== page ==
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Questions to Ask Phlebotomist Programs
Now that you have a basic idea about what it takes to become a phlebotomy tech, it's time to start your due diligence process. You might have already decided on the type of program you want to enroll in, whether it be for a certificate or a degree. As we previously mentioned, the location of the campus is important if you will be commuting from Pine Level AL as well as the cost of tuition. Maybe you have opted to enroll in an accredited phlebotomist online college. All of these decisions are a critical part of the process for choosing a phlebotomy program or school. But they are not the sole concerns when making your decision. Following are some questions that you need to ask about all of the schools you are reviewing before making your ultimate decision.
Is the Phlebotomist Program Specific to Your State? As earlier discussed, each state has its own laws for practicing as a phlebotomy technician. Some states call for certification, while a few others require licensing. Each has its own requirement regarding the minimum hours of practical training completed prior to practicing as a phlebotomist. As a result, you may have to pass a State Board, licensing or certification examination. Therefore it's extremely important to choose a phlebotomy program that meets the state specific requirements for Alabama or the state where you will be practicing and readies you for all exams you may have to take.
Is the School Accredited? The phlebotomy program and school you pick should be accredited by a recognized regional or national accrediting organization, for example the National Accrediting Agency for Clinical Laboratory Sciences (NAACLS). There are several advantages to graduating from an accredited school in addition to a guarantee of a quality education. To begin with, if your program has not received accreditation, you will not be able to take a certification exam offered by any of the earlier listed certifying organizations. Also, accreditation will help in securing loans or financial assistance, which are often not available for non-accredited schools. Last, graduating from an accredited school can make you more desirable to future employers in the Pine Level AL job market.
What is the School's Reputation? In numerous states there is minimal or no regulation of phlebotomist colleges, so there are those that are not of the highest caliber. So in addition to accreditation, it's essential to check out the reputations of all schools you are reviewing. You can start by asking the schools for references from employers where they place their students as part of their job assistance program. You can research internet school rating and review services and ask the accrediting agencies for their reviews also. You can even check with a few Pine Level AL hospitals or clinics that you may have an interest in working for and see if they can offer any insights. As a closing thought, you can check with the Alabama school licensing authority and find out if any complaints have been filed or if the schools are in total compliance.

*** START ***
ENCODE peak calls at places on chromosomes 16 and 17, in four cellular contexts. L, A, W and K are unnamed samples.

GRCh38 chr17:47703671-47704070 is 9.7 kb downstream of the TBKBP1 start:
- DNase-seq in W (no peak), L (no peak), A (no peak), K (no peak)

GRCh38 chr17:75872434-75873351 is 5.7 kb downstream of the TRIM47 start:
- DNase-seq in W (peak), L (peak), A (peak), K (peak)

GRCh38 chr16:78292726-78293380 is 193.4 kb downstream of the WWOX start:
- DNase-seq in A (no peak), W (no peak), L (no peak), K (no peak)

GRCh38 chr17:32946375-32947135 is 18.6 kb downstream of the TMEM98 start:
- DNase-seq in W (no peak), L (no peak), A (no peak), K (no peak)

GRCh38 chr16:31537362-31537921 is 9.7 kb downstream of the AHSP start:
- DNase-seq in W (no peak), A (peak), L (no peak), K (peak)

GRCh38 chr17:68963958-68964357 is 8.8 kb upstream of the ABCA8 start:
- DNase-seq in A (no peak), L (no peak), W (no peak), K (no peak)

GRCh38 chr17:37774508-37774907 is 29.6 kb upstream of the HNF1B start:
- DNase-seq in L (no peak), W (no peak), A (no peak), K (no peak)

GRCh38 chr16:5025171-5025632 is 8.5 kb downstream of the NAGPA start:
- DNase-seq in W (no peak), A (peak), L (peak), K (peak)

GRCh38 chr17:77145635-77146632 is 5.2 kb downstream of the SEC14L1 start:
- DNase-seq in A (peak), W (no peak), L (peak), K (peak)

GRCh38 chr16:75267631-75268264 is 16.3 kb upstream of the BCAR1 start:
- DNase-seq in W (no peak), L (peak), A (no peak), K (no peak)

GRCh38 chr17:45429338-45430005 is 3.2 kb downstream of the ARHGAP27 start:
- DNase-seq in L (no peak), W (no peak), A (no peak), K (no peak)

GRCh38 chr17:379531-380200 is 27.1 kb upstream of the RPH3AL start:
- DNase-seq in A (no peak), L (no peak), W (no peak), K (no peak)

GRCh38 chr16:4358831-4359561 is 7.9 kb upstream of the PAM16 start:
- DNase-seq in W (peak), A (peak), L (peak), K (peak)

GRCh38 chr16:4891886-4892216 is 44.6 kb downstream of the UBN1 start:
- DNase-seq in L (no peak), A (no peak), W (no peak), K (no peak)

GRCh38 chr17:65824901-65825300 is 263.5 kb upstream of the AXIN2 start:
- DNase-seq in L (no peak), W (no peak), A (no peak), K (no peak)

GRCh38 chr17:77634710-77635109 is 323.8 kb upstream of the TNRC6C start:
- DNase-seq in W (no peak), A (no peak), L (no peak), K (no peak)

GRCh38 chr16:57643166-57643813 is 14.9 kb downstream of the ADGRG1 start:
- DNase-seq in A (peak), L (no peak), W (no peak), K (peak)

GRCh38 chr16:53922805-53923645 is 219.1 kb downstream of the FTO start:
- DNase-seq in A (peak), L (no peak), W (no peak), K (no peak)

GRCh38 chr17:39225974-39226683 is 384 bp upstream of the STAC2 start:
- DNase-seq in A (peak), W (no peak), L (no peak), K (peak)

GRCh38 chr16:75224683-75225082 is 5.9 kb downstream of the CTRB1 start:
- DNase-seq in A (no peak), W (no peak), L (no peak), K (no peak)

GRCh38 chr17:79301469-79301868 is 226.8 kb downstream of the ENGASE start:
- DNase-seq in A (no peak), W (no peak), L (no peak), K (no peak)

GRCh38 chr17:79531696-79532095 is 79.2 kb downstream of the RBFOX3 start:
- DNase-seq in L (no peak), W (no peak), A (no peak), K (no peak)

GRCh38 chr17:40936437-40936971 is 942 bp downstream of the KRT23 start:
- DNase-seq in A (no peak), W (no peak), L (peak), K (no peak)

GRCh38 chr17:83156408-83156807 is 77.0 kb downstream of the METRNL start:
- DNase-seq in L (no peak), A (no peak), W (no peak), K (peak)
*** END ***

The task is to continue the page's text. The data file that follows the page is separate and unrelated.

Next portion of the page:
Is Plenty of Training Included? First, check with the Alabama state regulator where you will be practicing to find out if there are any minimum requirements for the amount of training, both classroom and practical. As a minimum, any phlebotomy program that you are reviewing should furnish at least 40 hours of classroom training (the majority require 120) and 120 hours of clinical training. Anything less than these minimums may signify that the program is not expansive enough to furnish adequate training.
Are Internships Included? Find out from the schools you are reviewing if they have an internship program in partnership with area healthcare facilities. They are the optimal way to receive hands-on clinical training typically not provided on campus. As an added benefit, internships can assist students establish relationships within the local Pine Level AL medical community. And they are a plus on resumes also.
Is Job Placement Support Available? Getting your first phlebotomist position will be much easier with the support of a job placement program. Find out if the schools you are reviewing provide assistance and what their job placement rate is. If a school has a high rate, signifying they place most of their students in positions, it's an indication that the school has both a good reputation along with a substantial network of professional contacts within the Pine Level AL health care community.
Are Class Times Offered to Fit Your Schedule? And last, it's important to make sure that the ultimate program you pick provides classes at times that are compatible with your busy schedule. This is especially important if you decide to still work while going to college. If you can only go to classes at night or on weekends near Pine Level AL, check that they are offered at those times. Additionally, if you can only attend part-time, make sure it is an option as well. Even if you have decided to study online, with the clinical training requirement, make certain those hours can also be completed within your schedule. And ask what the make-up procedure is in case you need to miss any classes as a result of illness or emergencies.